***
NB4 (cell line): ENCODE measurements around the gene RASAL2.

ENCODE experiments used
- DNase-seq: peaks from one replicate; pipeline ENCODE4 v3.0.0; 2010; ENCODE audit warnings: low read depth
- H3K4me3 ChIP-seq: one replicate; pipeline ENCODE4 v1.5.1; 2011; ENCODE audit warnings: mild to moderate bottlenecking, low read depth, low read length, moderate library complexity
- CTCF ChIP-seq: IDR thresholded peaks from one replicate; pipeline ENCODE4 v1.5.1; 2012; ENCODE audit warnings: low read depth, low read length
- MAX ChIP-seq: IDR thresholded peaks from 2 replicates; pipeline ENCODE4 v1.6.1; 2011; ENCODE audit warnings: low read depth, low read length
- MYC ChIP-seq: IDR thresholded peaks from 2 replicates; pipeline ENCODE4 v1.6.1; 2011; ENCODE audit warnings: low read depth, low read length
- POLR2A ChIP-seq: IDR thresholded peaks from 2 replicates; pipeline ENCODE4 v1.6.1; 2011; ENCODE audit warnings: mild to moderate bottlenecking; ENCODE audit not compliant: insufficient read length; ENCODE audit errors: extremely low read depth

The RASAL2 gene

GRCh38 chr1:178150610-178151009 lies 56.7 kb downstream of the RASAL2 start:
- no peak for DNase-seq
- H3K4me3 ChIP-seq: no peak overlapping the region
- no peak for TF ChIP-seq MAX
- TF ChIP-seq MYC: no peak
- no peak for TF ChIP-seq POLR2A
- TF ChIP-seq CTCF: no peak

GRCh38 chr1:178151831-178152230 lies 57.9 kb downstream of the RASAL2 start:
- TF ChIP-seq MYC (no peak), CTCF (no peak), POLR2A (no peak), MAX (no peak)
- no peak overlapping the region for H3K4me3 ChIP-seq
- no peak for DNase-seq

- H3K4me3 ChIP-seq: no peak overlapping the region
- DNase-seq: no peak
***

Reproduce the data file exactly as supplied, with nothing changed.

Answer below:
NB4 (cell line): ENCODE measurements around the gene RASAL2.

ENCODE experiments used
- DNase-seq: peaks from one replicate; pipeline ENCODE4 v3.0.0; 2010; ENCODE audit warnings: low read depth
- H3K4me3 ChIP-seq: one replicate; pipeline ENCODE4 v1.5.1; 2011; ENCODE audit warnings: mild to moderate bottlenecking, low read depth, low read length, moderate library complexity
- CTCF ChIP-seq: IDR thresholded peaks from one replicate; pipeline ENCODE4 v1.5.1; 2012; ENCODE audit warnings: low read depth, low read length
- MAX ChIP-seq: IDR thresholded peaks from 2 replicates; pipeline ENCODE4 v1.6.1; 2011; ENCODE audit warnings: low read depth, low read length
- MYC ChIP-seq: IDR thresholded peaks from 2 replicates; pipeline ENCODE4 v1.6.1; 2011; ENCODE audit warnings: low read depth, low read length
- POLR2A ChIP-seq: IDR thresholded peaks from 2 replicates; pipeline ENCODE4 v1.6.1; 2011; ENCODE audit warnings: mild to moderate bottlenecking; ENCODE audit not compliant: insufficient read length; ENCODE audit errors: extremely low read depth

The RASAL2 gene

GRCh38 chr1:178150610-178151009 lies 56.7 kb downstream of the RASAL2 start:
- no peak for DNase-seq
- H3K4me3 ChIP-seq: no peak overlapping the region
- no peak for TF ChIP-seq MAX
- TF ChIP-seq MYC: no peak
- no peak for TF ChIP-seq POLR2A
- TF ChIP-seq CTCF: no peak

GRCh38 chr1:178151831-178152230 lies 57.9 kb downstream of the RASAL2 start:
- TF ChIP-seq MYC (no peak), CTCF (no peak), POLR2A (no peak), MAX (no peak)
- no peak overlapping the region for H3K4me3 ChIP-seq
- no peak for DNase-seq

- H3K4me3 ChIP-seq: no peak overlapping the region
- DNase-seq: no peak